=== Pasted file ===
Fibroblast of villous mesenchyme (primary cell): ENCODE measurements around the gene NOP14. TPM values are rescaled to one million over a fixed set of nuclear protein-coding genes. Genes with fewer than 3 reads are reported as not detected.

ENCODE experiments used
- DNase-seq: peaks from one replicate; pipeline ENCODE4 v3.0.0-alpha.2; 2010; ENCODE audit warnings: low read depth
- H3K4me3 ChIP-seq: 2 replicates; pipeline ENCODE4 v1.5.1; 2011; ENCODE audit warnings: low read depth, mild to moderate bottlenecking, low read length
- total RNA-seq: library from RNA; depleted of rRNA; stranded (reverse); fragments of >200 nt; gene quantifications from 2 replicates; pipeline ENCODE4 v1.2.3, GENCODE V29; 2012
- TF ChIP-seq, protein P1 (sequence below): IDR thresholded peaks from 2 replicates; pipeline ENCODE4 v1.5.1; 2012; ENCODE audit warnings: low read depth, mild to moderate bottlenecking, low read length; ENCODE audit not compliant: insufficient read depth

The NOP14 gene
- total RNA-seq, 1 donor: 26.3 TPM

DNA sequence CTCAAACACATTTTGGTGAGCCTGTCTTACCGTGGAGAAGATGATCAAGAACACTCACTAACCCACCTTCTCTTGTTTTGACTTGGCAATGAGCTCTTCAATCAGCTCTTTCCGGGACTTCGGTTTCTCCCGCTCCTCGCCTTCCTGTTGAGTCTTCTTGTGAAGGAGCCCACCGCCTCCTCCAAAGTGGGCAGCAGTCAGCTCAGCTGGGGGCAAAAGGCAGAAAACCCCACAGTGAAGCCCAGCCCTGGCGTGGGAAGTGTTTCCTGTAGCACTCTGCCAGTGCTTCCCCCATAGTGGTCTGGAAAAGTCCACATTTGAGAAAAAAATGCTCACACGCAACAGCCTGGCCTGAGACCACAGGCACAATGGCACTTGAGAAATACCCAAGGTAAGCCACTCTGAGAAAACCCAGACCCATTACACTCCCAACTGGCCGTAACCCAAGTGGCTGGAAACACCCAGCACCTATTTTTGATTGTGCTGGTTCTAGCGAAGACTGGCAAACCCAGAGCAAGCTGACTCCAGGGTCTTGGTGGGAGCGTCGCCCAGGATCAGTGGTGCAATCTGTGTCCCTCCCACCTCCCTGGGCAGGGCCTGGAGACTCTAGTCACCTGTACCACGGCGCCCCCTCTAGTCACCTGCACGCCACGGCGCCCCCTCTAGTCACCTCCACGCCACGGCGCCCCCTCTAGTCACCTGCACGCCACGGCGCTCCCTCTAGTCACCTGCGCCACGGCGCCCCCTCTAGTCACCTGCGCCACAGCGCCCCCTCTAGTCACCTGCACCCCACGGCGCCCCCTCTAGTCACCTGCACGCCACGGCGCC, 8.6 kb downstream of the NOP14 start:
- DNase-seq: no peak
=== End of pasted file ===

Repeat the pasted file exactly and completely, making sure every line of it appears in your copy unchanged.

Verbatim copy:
Fibroblast of villous mesenchyme (primary cell): ENCODE measurements around the gene NOP14. TPM values are rescaled to one million over a fixed set of nuclear protein-coding genes. Genes with fewer than 3 reads are reported as not detected.

ENCODE experiments used
- DNase-seq: peaks from one replicate; pipeline ENCODE4 v3.0.0-alpha.2; 2010; ENCODE audit warnings: low read depth
- H3K4me3 ChIP-seq: 2 replicates; pipeline ENCODE4 v1.5.1; 2011; ENCODE audit warnings: low read depth, mild to moderate bottlenecking, low read length
- total RNA-seq: library from RNA; depleted of rRNA; stranded (reverse); fragments of >200 nt; gene quantifications from 2 replicates; pipeline ENCODE4 v1.2.3, GENCODE V29; 2012
- TF ChIP-seq, protein P1 (sequence below): IDR thresholded peaks from 2 replicates; pipeline ENCODE4 v1.5.1; 2012; ENCODE audit warnings: low read depth, mild to moderate bottlenecking, low read length; ENCODE audit not compliant: insufficient read depth

The NOP14 gene
- total RNA-seq, 1 donor: 26.3 TPM

DNA sequence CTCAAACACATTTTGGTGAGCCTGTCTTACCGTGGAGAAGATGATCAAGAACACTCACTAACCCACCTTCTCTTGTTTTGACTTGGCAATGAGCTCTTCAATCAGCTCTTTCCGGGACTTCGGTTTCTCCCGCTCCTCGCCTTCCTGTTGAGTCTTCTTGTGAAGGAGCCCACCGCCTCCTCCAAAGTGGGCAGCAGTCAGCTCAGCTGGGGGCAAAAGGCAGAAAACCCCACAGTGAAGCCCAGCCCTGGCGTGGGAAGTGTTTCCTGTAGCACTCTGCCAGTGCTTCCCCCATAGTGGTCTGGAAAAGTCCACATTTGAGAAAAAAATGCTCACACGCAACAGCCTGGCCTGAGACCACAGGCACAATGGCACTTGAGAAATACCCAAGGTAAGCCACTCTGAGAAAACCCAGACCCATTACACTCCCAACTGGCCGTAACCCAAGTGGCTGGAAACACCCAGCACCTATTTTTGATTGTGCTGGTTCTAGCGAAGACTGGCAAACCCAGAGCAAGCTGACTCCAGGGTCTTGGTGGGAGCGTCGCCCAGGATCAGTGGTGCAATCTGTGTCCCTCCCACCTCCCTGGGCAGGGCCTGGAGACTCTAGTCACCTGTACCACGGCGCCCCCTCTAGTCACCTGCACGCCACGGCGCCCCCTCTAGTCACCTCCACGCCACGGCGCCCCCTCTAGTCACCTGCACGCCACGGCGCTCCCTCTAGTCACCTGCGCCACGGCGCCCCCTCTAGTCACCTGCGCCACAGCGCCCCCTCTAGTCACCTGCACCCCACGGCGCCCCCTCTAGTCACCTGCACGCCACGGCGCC, 8.6 kb downstream of the NOP14 start:
- DNase-seq: no peak